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About Flu Vaccines

About Flu Vaccines

What are Flu Vaccinations?

Flu Vaccinations are one of the simplest and most effective ways of protecting your health, productivity and peace of mind. Whether you are a private individual concerned about avoiding an unpleasant illness and its complications, looking for the best care for you and your family, or a company concerned about business continuity and the health and welfare of your staff, we have the practical experience and the specialist expertise to help you.

When do you have a flu vaccine?

The flu vaccine is normally given as early as possible in the autumn, and protection lasts through the winter and beyond, though because of mutation, “drift”, and other changes in the circulating viral strains, new vaccines are generally needed each year.

How Effective are Flu Vaccines?

Their effectiveness depends on there being a good match between the strains used to produce the vaccine, and the strains that ultimately cause infection. Seasonal flu vaccines cut the risk of infection by at least 70-90 percent. Over time, our ability to predict which strains will arrive each year – based on global surveillance by the WHO – has dramatically improved. The effectiveness of vaccines in preventing the flu is therefore constantly increasing, though sometimes we do get caught out, such as most recently during the 2014/15 flu season, when last-minute antigen changes among the predominating strains meant that the vaccine was a poor match against influenza A.

Published research data show that seasonal flu vaccination:

  • Cuts the risk of laboratory-confirmed flu infection by at least 70-90%
  • Cuts total numbers of upper respiratory infections/flu-like illnesses* by at least 25-34%
  • Cuts work loss from upper respiratory infections/flu-like illnesses* by 32-43%
  • Cuts visits to the doctor by 42-44%

(*Crude totals of colds, coughs, and all upper respiratory illnesses)



There is a tendency to think that all flu vaccines are the same. In fact there are a number of different types of vaccines currently available, with subtle differences between them, and there is much on-going research to create even further options. Here is a brief technical explanation of the main types available:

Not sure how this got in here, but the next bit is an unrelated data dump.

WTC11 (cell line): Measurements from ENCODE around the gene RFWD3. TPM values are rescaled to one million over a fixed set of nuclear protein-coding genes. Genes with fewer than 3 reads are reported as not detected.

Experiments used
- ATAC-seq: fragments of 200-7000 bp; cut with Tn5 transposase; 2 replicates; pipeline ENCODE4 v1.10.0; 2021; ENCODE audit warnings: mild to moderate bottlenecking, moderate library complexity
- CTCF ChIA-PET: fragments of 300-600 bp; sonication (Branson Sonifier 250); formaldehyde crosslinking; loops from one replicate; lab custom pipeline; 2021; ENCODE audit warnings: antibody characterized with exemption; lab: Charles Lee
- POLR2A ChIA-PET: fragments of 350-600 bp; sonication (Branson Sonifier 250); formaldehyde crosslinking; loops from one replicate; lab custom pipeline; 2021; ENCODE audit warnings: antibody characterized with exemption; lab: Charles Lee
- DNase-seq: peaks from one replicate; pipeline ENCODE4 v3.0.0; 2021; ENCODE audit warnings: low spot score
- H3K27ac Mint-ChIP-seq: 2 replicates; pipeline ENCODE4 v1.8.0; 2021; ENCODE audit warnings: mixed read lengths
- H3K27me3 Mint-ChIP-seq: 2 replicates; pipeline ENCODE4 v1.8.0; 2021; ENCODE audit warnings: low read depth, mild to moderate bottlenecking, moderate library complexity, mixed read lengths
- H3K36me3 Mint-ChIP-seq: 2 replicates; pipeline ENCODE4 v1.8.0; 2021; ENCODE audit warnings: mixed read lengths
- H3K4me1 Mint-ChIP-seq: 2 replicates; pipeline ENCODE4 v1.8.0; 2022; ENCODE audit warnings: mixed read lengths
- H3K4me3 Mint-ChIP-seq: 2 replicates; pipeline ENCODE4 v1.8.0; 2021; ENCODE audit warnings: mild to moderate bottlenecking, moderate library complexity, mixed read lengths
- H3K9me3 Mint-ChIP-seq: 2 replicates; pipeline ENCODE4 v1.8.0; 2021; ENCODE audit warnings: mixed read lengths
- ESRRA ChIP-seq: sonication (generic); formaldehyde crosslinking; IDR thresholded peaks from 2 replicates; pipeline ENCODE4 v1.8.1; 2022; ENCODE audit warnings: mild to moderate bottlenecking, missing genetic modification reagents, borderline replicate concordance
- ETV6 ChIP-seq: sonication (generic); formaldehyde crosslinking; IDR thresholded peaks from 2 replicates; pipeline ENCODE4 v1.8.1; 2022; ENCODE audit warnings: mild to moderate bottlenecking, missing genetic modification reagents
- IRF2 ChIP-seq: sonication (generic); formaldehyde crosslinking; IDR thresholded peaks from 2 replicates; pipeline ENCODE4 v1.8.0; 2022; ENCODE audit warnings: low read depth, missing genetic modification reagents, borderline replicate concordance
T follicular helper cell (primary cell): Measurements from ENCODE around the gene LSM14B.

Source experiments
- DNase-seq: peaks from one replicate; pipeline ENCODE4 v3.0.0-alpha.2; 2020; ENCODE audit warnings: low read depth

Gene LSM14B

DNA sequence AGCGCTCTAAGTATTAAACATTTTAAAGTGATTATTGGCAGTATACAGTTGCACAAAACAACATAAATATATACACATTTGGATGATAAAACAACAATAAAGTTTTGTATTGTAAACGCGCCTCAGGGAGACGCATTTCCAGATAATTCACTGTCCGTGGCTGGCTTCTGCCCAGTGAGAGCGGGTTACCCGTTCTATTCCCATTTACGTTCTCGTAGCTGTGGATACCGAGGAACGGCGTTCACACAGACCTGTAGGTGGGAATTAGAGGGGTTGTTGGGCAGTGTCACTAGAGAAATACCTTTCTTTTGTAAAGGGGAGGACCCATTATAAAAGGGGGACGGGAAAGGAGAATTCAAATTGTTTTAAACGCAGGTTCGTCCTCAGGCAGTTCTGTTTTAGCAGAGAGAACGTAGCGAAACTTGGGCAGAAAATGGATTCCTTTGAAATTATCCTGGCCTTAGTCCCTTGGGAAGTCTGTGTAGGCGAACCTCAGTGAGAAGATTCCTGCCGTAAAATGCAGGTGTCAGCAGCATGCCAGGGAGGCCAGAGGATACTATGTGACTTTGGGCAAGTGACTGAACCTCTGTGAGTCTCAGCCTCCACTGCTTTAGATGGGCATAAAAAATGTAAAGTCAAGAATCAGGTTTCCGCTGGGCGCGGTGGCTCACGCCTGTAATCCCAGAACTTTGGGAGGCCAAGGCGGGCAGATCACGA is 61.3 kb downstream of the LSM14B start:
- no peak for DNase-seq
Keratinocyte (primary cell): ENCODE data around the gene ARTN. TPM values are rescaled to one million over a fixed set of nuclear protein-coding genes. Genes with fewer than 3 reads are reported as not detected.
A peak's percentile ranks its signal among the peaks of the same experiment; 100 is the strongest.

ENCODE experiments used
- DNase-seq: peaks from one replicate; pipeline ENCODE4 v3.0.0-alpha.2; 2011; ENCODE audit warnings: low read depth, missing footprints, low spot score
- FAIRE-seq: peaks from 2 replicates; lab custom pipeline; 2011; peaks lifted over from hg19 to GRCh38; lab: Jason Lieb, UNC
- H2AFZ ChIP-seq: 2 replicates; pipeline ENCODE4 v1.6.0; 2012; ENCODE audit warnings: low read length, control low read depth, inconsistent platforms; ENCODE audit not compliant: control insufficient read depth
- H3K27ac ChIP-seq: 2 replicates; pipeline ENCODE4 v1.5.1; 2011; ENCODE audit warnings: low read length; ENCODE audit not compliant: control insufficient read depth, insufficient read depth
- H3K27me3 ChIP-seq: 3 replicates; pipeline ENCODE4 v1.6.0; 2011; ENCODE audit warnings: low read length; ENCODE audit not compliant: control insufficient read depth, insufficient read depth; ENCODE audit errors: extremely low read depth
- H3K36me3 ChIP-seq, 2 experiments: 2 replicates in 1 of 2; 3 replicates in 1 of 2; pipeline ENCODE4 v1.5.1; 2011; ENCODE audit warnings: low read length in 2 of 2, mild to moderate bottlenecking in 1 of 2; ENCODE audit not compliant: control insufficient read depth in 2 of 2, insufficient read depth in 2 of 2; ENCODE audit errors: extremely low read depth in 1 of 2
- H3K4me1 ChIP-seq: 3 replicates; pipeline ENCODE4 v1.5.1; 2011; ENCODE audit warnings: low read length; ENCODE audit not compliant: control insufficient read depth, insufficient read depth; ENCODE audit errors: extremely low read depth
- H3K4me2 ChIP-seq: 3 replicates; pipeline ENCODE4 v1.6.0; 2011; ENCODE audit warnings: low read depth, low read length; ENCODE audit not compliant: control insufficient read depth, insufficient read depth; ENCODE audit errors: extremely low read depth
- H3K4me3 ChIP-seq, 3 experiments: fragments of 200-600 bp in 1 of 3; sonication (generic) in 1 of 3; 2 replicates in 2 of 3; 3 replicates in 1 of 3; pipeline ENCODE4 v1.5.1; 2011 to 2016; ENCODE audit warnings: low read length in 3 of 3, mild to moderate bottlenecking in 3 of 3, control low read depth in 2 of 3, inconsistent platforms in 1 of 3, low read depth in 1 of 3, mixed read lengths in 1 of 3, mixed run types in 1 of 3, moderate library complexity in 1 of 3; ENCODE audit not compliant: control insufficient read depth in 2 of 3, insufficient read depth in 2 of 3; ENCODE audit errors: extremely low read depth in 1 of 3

“Sub unit” or “surface antigen” vaccines contain killed flu virus surface proteins only; vaccination results in antibodies that are highly strain-specific to the vaccine viruses from which they are made.
“Split virus” or “split virion” vaccine contains fragments of whole, killed virus. Vaccination produces antibodies against strains that are an exact or very close match to the strains used to create the vaccine.

“Virosomal” vaccines contain the reconstituted virus membrane, including its outer coat, but without its core (which contains the viruses’ genetic material). Virosomal vaccines consist of virus-shaped and -sized particles. This means that they deliver killed viral particles directly inside target cells, stimulating broader and more cross-reactive protection (“cell mediated immunity”) against flu viruses in general.

“Whole virus” vaccines contain the entire killed virus. This includes its inactivated core genetic material. This technology allows them to be made from pathogenic viruses rather than genetically modified or “lookalike” strains – hence their enhanced cross-protection. Whole virus vaccines are too pathogenic to grow using traditional egg-based methods (while growing, they kill the eggs), so have to be grown in cell culture – a promising technique for the future.

The above technologies therefore make up a “hierarchy” of killed vaccines, that is decreasingly specific to the strains from which the vaccine is made, and that provides increasing cellular immunity (T-cell, or CD4 cell immunity), and therefore potentially increased cross-protection between different strains.

Live attenuated vaccines (FLUENZ) are a further vaccine type to consider: these create local immunity in the upper respiratory tract using the whole live virus, and are currently recommended for children. These are special “cold-adapted” viruses that are only capable of survival at the low temperature of the nasal and upper respiratory passages: they “self-destruct” at normal body temperature, so are incapable of causing a general flu infection.


Other important differences between vaccines include:

  • Number of strains included (in the past all flu vaccines included protection against just 3 strains, but there’s now 4-strain vaccines)
  • How the vaccine is manufactured (in eggs or in cell culture)
  • How the vaccine is given (standard injection or nasal spray)

As you have probably gathered, we are passionate about flu vaccines: you can always rely on us to offer the broadest and best choice of flu vaccines available.

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